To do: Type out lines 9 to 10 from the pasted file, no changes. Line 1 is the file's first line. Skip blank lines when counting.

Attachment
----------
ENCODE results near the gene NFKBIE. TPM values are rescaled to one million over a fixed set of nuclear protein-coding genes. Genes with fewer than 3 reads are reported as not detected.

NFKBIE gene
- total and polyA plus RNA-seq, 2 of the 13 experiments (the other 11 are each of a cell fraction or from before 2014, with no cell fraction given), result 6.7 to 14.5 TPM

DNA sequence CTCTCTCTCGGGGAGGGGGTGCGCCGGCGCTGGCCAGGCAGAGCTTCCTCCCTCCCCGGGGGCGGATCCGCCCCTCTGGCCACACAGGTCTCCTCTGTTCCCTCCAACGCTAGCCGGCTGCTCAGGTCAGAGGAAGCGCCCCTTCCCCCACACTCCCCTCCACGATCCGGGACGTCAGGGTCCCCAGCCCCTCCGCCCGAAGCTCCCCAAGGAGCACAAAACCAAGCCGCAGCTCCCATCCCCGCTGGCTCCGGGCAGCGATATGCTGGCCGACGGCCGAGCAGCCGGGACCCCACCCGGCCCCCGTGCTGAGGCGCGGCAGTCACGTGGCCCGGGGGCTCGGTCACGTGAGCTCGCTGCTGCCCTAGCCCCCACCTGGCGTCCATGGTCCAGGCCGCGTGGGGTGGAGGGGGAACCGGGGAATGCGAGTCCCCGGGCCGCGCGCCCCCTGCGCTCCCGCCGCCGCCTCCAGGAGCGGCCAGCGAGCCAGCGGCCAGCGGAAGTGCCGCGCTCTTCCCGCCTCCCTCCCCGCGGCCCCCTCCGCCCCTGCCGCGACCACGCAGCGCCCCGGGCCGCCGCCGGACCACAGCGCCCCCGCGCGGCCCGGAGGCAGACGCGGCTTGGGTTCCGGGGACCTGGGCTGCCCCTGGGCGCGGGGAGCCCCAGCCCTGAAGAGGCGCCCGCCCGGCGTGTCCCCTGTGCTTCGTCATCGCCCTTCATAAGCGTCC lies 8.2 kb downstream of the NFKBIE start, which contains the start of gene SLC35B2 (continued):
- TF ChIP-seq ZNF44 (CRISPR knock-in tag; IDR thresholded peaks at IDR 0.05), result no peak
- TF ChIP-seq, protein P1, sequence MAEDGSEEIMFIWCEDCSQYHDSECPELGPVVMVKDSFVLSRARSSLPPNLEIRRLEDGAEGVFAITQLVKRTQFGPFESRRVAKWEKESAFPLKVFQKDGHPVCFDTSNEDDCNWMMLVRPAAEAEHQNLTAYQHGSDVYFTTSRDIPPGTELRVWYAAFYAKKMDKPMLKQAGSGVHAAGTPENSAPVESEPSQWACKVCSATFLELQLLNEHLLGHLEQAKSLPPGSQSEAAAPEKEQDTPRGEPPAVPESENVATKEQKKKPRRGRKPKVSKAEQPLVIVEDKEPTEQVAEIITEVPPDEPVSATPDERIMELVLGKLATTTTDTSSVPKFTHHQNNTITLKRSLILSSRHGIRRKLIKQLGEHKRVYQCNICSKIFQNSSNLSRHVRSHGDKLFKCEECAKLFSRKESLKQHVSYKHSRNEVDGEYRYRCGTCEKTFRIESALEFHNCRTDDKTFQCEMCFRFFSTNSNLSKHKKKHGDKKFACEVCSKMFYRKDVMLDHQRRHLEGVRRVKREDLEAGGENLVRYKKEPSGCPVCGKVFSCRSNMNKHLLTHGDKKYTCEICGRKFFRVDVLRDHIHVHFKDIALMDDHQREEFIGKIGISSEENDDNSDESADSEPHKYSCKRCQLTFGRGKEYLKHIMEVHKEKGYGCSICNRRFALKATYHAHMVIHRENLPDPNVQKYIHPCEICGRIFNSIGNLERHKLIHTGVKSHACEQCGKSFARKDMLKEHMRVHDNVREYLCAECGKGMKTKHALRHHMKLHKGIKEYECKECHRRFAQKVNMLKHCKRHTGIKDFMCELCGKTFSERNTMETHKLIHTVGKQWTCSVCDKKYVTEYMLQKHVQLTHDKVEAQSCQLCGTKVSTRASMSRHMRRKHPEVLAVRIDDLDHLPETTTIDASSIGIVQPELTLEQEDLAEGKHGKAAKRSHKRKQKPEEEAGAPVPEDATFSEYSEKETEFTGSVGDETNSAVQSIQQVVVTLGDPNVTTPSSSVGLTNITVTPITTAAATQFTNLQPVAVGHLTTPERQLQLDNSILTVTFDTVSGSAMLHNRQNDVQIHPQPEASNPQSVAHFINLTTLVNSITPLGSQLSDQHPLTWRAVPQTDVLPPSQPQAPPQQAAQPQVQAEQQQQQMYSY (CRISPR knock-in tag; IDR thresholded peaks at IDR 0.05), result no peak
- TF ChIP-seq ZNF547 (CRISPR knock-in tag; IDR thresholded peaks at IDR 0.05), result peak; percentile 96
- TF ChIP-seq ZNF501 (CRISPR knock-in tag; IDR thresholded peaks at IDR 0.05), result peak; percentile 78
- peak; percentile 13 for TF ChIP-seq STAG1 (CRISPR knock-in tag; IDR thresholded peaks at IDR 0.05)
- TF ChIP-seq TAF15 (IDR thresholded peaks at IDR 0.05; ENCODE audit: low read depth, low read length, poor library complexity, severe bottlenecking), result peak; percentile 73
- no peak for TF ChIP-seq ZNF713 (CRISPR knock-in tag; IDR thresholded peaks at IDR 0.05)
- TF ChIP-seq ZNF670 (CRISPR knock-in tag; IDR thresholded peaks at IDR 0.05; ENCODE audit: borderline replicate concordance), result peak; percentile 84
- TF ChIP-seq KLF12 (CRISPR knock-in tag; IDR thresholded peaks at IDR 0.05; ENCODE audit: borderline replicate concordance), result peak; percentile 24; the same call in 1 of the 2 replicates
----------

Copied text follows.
- peak; percentile 13 for TF ChIP-seq STAG1 (CRISPR knock-in tag; IDR thresholded peaks at IDR 0.05)
- TF ChIP-seq TAF15 (IDR thresholded peaks at IDR 0.05; ENCODE audit: low read depth, low read length, poor library complexity, severe bottlenecking), result peak; percentile 73